Marathon implicitly recognizes a staple of Article III interpretation: Article III's jurisdictional limitation must be construed in light of all the competing constitutional and prudential values in a case. Marathon found the interests of congressional intent and judicial administration to have temporarily coequal status with subject matter jurisdiction. See also Chicot County Drainage District v. Baxter State Bank, 308 U.S. 371, 376-77, 60 S. Ct. 317, 319-20, 84 L. Ed. 329 (1940) (need for finality bars collateral attack on erroneous jurisdictional ruling of federal court). The case before us invokes the litigant's interest in fair notice of rules which affect the conduct of a lawsuit--an interest which is protected by the Due Process Clause if a lack of notice deprives a party of its day in court. Brinkerhoff-Faris Trust & Savings Co. v. Hill, 281 U.S. 673, 679-80, 50 S. Ct. 451, 453-54, 74 L. Ed. 1107 (1930).

Marathon looks to Chevron Oil Co. v. Huson, 404 U.S. 97, 106-07, 92 S. Ct. 349, 355-56, 30 L. Ed. 2d 296 (1971), for a mechanism to balance jurisdictional consistency with competing values. Chevron sets forth

"three considerations recognized by our precedents as properly bearing upon the issue of retroactivity. They are, first, whether the holding in question 'decid [ed] an issue of first impression whose resolution was not clearly foreshadowed' by earlier cases; second, 'whether retrospective operation will further or retard [the] operation' of the holding in question; and third, whether retroactive application 'could produce substantial inequitable results' in individual cases."

Marathon, 458 U.S. at 88, 102 S. Ct. at 2880 (citations omitted). These considerations justify the nonretroactive application of our ruling in Trinity I. First, the finality of partial summary judgment in consolidated cases arose in Trinity I as an issue of first impression in this circuit. Our holding was not clearly foreshadowed, insofar as the majority of circuits which had faced the issue had reached a result more sympathetic to an appellant than our holding. See Trinity I, 827 F.2d at 675 (discussing precedent from other circuits). Second, a retroactive holding which bars the appeal would defeat one of the primary purposes of the federal rules of civil and appellate procedure: the orderly presentation of appeals in an environment free of procedural complexity, confusion, and surprise. Finally, that appellant would lose its appeal forever2  satisfies, by itself, Huson 's objective to avoid "substantial inequitable results."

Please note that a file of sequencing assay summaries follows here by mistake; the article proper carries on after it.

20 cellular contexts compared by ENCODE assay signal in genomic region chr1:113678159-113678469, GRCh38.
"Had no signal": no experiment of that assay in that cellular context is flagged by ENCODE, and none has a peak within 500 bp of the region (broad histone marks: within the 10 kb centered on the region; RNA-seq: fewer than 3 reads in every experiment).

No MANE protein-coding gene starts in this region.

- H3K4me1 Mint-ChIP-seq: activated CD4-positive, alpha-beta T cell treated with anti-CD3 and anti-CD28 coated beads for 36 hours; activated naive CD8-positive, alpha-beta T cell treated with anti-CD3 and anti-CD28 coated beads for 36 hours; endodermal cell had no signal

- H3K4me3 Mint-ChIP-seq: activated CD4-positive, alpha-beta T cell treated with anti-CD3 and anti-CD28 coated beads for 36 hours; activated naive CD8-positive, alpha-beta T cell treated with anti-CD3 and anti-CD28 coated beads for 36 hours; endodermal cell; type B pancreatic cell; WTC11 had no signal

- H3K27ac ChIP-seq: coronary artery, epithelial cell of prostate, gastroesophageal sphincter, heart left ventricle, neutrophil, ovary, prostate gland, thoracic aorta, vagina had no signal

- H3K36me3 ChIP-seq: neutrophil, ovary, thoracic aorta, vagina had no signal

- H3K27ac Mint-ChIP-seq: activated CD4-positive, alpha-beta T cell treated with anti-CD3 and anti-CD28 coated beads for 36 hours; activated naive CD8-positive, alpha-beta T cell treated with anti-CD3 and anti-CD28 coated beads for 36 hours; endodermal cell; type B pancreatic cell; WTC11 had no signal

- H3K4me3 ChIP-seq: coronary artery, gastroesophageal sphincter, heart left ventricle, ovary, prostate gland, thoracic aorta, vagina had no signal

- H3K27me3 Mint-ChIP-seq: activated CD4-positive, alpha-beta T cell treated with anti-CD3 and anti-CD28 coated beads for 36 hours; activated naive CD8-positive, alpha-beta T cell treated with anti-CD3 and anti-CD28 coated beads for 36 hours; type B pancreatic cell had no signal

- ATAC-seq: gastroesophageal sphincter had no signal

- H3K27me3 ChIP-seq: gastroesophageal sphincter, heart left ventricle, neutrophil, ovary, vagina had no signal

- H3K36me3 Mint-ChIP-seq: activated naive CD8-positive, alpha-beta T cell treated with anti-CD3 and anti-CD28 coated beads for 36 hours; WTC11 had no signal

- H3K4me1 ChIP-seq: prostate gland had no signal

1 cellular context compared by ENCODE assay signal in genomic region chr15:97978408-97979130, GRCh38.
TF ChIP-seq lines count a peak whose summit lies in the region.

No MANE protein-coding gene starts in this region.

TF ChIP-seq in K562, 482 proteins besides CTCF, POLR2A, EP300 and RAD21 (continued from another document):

Appellees' argument also erroneously assumes that the courts have no discretion in determining "finality" for purposes of appellate jurisdiction. The law is to the contrary, particularly in the context of review during litigation that is ongoing. For instance, the district court, by its certification process pursuant to Fed. R. Civ. P. 54(b), can choose in a given case to create a "final" order which we must accept for review. Conversely, the district court may delay review of that order until the entire controversy is decided, by denying Rule 54(b) certification. Rule 54(b) assigns to the district court the duty to weigh "the inconvenience and costs of piecemeal review on the one hand and the danger of denying justice by delay on the other." Dickinson v. Petroleum Conversion Corp., 338 U.S. 507, 511, 70 S. Ct. 322, 324, 94 L. Ed. 299 (1950).

The courts of appeal likewise enjoy the power to establish and apply flexible rules of finality. Such power is exemplified by three decisions cited in Trinity I, in which other circuits contemplated the finality of partial summary judgment orders in consolidated cases. Ivanov-McPhee v. Washington National Insurance Co., 719 F.2d 927, 930 (7th Cir. 1983); Ringwald v. Harris, 675 F.2d 768, 771 (5th Cir. 1982); Jones v. Den Norske Amerikalinje A/S, 451 F.2d 985, 986-87 (3d Cir. 1971). All three of these circuits decided that the finality of such orders must be determined on a case-by-case basis, taking into account the nature of the consolidation and the relationship of the consolidated actions. Thus, these three circuits have reserved for themselves the type of discretionary power over finality determinations which we, in Trinity I, ceded prospectively to the district courts to be exercised pursuant to Rule 54(b) certification.